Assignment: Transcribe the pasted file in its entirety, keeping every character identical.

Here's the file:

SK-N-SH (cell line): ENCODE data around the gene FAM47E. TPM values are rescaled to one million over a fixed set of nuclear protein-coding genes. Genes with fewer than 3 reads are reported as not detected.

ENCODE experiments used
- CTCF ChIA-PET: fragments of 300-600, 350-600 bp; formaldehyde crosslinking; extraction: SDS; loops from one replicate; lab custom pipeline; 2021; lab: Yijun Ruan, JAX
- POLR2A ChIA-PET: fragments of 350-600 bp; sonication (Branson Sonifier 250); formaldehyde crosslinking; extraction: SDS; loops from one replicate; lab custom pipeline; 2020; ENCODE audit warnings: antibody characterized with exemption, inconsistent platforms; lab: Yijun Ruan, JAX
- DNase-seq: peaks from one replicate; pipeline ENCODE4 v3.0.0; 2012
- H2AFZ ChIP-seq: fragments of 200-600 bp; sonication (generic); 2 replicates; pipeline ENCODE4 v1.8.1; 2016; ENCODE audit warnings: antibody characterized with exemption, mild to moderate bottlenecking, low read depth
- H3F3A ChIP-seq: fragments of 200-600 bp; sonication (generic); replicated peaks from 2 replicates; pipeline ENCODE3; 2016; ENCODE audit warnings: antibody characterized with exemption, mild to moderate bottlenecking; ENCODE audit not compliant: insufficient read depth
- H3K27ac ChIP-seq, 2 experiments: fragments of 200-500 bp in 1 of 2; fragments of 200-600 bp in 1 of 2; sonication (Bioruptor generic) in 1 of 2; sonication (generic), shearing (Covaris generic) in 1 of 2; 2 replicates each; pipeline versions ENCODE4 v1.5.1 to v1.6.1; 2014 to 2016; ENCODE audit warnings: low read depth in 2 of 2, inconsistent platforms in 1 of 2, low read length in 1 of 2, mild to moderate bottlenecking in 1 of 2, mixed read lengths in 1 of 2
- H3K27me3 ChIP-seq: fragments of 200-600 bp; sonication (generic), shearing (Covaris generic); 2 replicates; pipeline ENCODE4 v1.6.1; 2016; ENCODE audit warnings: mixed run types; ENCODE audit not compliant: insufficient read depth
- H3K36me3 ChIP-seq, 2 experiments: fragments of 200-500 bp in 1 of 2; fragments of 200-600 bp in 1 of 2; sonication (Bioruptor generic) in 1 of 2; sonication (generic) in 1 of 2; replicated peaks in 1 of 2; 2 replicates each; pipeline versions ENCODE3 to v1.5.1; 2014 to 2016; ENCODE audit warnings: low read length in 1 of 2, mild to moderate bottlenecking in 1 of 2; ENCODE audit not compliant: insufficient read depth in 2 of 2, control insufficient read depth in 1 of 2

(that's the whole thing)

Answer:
SK-N-SH (cell line): ENCODE data around the gene FAM47E. TPM values are rescaled to one million over a fixed set of nuclear protein-coding genes. Genes with fewer than 3 reads are reported as not detected.

ENCODE experiments used
- CTCF ChIA-PET: fragments of 300-600, 350-600 bp; formaldehyde crosslinking; extraction: SDS; loops from one replicate; lab custom pipeline; 2021; lab: Yijun Ruan, JAX
- POLR2A ChIA-PET: fragments of 350-600 bp; sonication (Branson Sonifier 250); formaldehyde crosslinking; extraction: SDS; loops from one replicate; lab custom pipeline; 2020; ENCODE audit warnings: antibody characterized with exemption, inconsistent platforms; lab: Yijun Ruan, JAX
- DNase-seq: peaks from one replicate; pipeline ENCODE4 v3.0.0; 2012
- H2AFZ ChIP-seq: fragments of 200-600 bp; sonication (generic); 2 replicates; pipeline ENCODE4 v1.8.1; 2016; ENCODE audit warnings: antibody characterized with exemption, mild to moderate bottlenecking, low read depth
- H3F3A ChIP-seq: fragments of 200-600 bp; sonication (generic); replicated peaks from 2 replicates; pipeline ENCODE3; 2016; ENCODE audit warnings: antibody characterized with exemption, mild to moderate bottlenecking; ENCODE audit not compliant: insufficient read depth
- H3K27ac ChIP-seq, 2 experiments: fragments of 200-500 bp in 1 of 2; fragments of 200-600 bp in 1 of 2; sonication (Bioruptor generic) in 1 of 2; sonication (generic), shearing (Covaris generic) in 1 of 2; 2 replicates each; pipeline versions ENCODE4 v1.5.1 to v1.6.1; 2014 to 2016; ENCODE audit warnings: low read depth in 2 of 2, inconsistent platforms in 1 of 2, low read length in 1 of 2, mild to moderate bottlenecking in 1 of 2, mixed read lengths in 1 of 2
- H3K27me3 ChIP-seq: fragments of 200-600 bp; sonication (generic), shearing (Covaris generic); 2 replicates; pipeline ENCODE4 v1.6.1; 2016; ENCODE audit warnings: mixed run types; ENCODE audit not compliant: insufficient read depth
- H3K36me3 ChIP-seq, 2 experiments: fragments of 200-500 bp in 1 of 2; fragments of 200-600 bp in 1 of 2; sonication (Bioruptor generic) in 1 of 2; sonication (generic) in 1 of 2; replicated peaks in 1 of 2; 2 replicates each; pipeline versions ENCODE3 to v1.5.1; 2014 to 2016; ENCODE audit warnings: low read length in 1 of 2, mild to moderate bottlenecking in 1 of 2; ENCODE audit not compliant: insufficient read depth in 2 of 2, control insufficient read depth in 1 of 2